Marian Maguire's The Labours of Herakles

Story by Sarah Byrne

Museum and Heritage Studies, 2015

The Labours of Herakles

  • <p>Marion Maguire, <em>Herakles dreams of Arcadia, </em>plate 7 from<em> The Labours of Herakles</em>, 2007, colour lithograph, Victoria University of Wellington Art Collection, purchased 2010. Image courtesy of Victoria University of Wellington Art Collection. </p>
  • <p><em>Herakles struggles with the taniwha, plate 12 from The Labours of Herakles</em>, 2007, VUW.2010.13, colour lithograph, Victoria University of Wellington Art Collection, purchased 2010. </p>
  • <p>Marion Maguire, <em>Herakles struggles with the taniwha, </em>plate 12 from<em> The Labours of Herakles</em>, 2007, colour lithograph, Victoria University of Wellington Art Collection, purchased 2010. Image courtesy of the Victoria University of Wellington Art Collection.</p>

Hidden Jewels on Campus

A treasure trove of art works hang in the corridors and stairwells of Victoria’s Kelburn Campus. Many rush past on their way to class. But pause a moment, look up and you’re in for a treat.

Greek Demigod in Aotearoa?

Take for example prints by Marion Maguire that hang at the entry to the Classics department. These combine New Zealand subject matter fused with the classical world, giving students a chance of time and space travel.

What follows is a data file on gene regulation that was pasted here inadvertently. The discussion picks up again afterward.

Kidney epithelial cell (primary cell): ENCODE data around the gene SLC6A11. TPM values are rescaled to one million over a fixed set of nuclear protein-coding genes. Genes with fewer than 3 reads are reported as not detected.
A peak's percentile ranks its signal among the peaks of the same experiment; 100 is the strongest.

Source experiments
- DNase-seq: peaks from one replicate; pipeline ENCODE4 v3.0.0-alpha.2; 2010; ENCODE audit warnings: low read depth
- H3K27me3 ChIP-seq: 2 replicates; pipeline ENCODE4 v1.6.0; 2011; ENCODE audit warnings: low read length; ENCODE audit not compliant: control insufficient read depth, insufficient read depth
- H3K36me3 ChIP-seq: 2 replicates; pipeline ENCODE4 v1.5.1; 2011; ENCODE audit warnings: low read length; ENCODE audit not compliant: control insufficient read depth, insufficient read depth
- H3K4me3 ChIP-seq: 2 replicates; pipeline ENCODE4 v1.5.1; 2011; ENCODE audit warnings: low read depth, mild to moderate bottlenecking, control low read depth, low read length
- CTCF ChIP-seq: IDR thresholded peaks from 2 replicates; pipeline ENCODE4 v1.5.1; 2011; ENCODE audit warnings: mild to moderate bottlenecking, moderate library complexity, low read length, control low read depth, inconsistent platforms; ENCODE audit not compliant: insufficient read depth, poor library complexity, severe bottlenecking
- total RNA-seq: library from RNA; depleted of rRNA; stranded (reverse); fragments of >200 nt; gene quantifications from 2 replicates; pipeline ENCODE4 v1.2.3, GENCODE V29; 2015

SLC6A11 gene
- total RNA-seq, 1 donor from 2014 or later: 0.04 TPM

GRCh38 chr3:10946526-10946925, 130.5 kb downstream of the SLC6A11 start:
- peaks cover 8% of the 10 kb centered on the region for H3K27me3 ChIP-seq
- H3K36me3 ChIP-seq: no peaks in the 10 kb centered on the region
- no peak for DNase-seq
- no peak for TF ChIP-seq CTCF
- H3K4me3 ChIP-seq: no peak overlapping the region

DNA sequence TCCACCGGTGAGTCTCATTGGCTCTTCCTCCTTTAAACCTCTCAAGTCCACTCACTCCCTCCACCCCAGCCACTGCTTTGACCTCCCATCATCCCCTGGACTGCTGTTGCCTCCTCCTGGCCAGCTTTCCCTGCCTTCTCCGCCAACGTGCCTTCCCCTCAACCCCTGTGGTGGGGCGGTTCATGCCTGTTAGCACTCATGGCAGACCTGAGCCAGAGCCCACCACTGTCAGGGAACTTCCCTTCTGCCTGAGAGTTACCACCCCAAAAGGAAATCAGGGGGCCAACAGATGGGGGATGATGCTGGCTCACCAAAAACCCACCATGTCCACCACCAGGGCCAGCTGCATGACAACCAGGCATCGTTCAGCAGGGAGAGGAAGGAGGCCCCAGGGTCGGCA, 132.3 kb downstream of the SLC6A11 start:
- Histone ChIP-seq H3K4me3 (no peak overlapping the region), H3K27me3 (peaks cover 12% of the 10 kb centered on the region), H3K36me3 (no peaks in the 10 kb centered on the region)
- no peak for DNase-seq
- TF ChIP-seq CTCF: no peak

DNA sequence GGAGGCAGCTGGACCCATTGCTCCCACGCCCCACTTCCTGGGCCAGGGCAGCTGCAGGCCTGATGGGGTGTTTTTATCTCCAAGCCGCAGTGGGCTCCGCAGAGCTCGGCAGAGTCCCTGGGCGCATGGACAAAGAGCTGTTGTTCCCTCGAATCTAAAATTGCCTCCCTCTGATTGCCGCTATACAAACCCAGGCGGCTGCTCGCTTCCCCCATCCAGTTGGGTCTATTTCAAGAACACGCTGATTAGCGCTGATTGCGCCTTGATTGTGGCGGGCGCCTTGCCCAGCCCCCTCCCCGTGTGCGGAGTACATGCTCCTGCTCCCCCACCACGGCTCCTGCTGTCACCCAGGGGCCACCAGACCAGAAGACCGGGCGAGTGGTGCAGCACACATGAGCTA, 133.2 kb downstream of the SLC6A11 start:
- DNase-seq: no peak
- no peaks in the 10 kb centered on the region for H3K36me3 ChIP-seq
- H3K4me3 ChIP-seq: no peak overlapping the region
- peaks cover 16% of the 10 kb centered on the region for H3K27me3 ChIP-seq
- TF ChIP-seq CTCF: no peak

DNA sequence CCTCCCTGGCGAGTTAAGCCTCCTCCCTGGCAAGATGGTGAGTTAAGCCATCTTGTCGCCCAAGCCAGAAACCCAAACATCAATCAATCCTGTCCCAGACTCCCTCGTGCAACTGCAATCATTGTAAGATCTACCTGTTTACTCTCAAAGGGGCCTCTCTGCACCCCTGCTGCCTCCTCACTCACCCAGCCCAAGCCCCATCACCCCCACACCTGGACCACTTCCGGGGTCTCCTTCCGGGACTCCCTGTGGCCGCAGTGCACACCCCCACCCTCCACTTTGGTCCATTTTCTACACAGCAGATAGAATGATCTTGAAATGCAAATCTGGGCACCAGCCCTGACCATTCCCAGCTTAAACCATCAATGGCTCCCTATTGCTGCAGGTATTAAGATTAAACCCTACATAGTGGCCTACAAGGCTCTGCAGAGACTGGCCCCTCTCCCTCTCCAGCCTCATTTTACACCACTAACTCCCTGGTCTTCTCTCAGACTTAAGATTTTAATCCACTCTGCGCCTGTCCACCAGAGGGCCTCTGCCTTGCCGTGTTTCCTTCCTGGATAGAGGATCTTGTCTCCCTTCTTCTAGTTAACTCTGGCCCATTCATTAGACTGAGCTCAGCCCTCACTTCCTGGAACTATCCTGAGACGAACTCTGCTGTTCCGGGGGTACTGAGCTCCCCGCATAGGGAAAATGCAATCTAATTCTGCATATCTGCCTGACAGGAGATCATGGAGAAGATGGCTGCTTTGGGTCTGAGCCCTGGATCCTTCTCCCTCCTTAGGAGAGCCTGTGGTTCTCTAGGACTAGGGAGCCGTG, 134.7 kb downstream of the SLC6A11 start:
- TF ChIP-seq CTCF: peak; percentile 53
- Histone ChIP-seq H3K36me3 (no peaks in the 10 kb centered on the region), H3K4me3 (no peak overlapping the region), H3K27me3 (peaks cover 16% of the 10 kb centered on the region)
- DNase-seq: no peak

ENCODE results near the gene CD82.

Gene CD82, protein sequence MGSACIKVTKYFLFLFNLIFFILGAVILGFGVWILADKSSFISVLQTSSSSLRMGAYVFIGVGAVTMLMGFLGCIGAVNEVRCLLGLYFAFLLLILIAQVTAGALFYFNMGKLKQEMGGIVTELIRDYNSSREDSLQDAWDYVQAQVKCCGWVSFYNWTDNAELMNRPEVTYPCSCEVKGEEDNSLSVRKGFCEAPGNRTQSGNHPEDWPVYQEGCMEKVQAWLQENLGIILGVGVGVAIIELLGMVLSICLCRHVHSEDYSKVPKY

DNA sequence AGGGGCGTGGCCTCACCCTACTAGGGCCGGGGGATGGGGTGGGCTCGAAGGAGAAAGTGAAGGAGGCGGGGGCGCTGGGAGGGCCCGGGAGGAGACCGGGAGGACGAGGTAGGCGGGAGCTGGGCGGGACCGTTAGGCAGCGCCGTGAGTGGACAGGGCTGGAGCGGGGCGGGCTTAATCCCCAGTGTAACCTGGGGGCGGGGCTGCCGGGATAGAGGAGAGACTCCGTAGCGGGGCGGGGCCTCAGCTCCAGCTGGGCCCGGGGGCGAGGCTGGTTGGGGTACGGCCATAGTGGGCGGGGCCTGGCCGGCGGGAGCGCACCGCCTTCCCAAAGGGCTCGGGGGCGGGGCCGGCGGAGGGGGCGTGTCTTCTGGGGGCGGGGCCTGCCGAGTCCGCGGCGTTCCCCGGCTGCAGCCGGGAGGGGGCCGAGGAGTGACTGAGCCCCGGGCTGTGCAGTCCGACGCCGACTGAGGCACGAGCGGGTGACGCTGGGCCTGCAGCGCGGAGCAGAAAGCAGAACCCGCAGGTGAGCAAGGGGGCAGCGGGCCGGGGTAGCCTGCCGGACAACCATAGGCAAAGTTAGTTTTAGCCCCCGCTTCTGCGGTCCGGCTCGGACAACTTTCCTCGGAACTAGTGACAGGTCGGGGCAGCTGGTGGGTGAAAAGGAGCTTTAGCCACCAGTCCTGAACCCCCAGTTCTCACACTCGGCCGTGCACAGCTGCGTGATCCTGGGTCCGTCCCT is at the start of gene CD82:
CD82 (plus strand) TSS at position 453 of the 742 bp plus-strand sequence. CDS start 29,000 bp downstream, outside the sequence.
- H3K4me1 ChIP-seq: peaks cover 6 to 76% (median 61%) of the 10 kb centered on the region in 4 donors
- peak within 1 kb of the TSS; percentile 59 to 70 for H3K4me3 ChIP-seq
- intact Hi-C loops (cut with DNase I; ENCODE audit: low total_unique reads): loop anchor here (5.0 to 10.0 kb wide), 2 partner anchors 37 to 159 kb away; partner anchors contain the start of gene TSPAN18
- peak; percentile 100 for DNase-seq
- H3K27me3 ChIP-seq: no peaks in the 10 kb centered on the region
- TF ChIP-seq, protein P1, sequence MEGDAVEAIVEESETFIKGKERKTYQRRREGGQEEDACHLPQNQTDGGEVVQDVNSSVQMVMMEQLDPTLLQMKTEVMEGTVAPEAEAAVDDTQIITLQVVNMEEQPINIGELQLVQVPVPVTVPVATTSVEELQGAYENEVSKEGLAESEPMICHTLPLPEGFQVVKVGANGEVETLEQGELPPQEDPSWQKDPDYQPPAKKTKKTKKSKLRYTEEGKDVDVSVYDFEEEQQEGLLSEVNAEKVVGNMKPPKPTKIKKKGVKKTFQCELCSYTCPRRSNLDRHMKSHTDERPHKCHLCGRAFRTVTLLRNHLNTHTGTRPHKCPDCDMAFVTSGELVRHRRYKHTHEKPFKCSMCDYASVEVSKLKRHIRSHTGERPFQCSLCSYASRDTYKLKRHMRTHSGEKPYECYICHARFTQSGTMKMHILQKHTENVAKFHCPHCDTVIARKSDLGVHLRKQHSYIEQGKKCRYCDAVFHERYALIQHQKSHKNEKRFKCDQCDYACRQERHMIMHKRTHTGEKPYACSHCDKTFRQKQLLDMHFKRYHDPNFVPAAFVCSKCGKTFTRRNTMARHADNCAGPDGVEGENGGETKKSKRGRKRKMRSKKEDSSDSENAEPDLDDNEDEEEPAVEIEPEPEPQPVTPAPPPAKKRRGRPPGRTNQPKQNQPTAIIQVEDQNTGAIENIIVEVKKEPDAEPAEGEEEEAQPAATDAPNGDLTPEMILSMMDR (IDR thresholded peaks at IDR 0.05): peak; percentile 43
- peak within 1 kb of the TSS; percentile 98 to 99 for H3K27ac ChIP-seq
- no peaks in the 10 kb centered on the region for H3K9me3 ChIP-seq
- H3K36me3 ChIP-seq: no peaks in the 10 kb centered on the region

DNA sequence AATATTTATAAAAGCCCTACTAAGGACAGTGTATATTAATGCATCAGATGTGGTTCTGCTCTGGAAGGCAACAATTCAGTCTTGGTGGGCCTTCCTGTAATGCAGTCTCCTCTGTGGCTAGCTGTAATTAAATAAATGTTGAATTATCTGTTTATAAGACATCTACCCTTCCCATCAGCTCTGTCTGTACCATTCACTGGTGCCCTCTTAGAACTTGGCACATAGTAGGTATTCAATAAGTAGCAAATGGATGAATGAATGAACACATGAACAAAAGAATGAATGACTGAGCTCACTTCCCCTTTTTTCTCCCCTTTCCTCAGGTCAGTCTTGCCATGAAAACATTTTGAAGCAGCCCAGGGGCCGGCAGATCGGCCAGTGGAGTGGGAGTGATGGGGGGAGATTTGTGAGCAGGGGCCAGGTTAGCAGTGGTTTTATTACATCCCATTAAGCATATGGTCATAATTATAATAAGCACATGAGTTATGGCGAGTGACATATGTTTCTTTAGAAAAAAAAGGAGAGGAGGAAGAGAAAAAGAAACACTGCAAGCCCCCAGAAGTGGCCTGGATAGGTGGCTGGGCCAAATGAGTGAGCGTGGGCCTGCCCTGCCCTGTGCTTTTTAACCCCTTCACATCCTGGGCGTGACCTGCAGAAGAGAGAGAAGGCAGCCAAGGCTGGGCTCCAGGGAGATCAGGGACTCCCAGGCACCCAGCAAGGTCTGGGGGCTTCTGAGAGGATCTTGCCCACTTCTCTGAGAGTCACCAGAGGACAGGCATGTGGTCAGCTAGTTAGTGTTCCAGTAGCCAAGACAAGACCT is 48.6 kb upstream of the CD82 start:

This is Herakles, as the Greeks knew him, the famed superhero of classical times. Yet here he is labouring on the land of colonial New Zealand. Why, you ask?

Marion Maguire uses Herakles as a stand-in for the hardy figure of the pioneer to tell the story of the labours of early European settlers in New Zealand.

Here Herakles, depicted as he would have been on a classical Greek vase, now inhabits the burnt-out forest floor of the nineteenth-century colony.

Despair, Greek Sea Monsters, and Taniwha

Our gaze scours the three lithographs hunting for clues to unravel the puzzle in front of us. The artist wants us to slow down our twenty-first-century gaze and to work out our questions by letting our eye track over the works.

Why is this naked man sitting beside classical ruins in despair with New Zealand hills and pā beyond?

Because, unlike the hero of classical mythology, this Herakles has doubts as he realises the daunting task of transforming the colonial frontier.

In all three lithographs, your eyes are fooled: this isn't a fight with a Greek sea monster. You realise it's a taniwha. And those whales swimming on a Greek vase are being harpooned in South Pacific seas.

Back Into the Present

Three lithographs from 2008 are part of a series of 20 works, ‘The Labours of Herakles’, which took the artist three years to produce.

They are intricate stories to marvel at, with layers of references borrowed from old photographs, historical prints and ancient vases. They provide a knowing gaze on New Zealand history.

Marian Maguire

Widely seen as one of New Zealand's leading contemporary printmakers, Marion Maguire's work is represented in public and private collections both at home and overseas.

Go See Them for Yourself!

Level 5, Old Kirk Building, Victoria University of Wellington, Kelburn, Wellington 6012, New Zealand